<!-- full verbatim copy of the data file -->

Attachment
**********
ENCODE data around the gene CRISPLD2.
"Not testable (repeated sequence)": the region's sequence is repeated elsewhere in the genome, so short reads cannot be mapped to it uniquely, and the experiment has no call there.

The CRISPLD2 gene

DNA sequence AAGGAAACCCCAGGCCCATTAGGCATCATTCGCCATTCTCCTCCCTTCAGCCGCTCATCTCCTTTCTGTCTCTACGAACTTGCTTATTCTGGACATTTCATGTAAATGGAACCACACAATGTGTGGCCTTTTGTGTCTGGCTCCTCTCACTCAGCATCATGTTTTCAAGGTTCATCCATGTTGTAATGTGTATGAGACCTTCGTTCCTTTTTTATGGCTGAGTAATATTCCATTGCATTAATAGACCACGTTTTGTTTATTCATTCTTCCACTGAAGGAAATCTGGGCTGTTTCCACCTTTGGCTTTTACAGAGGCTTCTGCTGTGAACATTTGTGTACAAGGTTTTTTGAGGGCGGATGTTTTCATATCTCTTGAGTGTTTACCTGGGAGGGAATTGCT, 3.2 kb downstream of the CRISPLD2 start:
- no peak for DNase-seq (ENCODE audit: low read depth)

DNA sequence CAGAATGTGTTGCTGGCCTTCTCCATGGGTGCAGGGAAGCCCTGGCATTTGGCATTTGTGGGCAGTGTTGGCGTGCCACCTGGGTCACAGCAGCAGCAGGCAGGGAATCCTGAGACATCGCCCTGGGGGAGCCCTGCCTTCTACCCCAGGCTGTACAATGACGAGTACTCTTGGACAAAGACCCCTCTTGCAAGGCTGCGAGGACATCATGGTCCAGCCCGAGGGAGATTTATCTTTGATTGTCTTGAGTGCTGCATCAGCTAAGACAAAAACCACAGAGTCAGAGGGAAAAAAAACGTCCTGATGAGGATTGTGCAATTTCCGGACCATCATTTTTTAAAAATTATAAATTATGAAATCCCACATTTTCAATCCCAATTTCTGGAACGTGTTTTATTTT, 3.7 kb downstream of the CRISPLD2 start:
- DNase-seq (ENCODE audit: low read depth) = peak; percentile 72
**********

ENCODE data around the gene CRISPLD2.
"Not testable (repeated sequence)": the region's sequence is repeated elsewhere in the genome, so short reads cannot be mapped to it uniquely, and the experiment has no call there.

The CRISPLD2 gene

DNA sequence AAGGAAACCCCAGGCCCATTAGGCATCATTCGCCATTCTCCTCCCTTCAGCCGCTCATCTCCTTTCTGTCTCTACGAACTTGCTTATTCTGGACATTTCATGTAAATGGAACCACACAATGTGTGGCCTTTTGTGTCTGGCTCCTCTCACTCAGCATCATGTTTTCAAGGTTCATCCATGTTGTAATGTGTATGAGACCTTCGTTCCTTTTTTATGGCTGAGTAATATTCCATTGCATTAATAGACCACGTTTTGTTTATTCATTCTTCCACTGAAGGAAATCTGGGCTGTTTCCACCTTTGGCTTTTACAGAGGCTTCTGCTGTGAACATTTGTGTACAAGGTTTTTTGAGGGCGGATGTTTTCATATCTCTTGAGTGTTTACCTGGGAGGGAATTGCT, 3.2 kb downstream of the CRISPLD2 start:
- no peak for DNase-seq (ENCODE audit: low read depth)

DNA sequence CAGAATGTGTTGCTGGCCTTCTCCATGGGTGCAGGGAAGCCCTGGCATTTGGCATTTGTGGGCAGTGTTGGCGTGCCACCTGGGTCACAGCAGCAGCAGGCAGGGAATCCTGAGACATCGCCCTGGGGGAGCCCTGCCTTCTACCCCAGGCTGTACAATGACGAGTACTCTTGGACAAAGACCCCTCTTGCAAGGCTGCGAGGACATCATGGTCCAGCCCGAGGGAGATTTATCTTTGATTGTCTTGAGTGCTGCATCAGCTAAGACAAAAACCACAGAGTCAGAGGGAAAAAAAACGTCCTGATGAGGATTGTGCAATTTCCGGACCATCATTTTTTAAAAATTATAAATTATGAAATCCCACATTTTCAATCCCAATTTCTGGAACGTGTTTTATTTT, 3.7 kb downstream of the CRISPLD2 start:
- DNase-seq (ENCODE audit: low read depth) = peak; percentile 72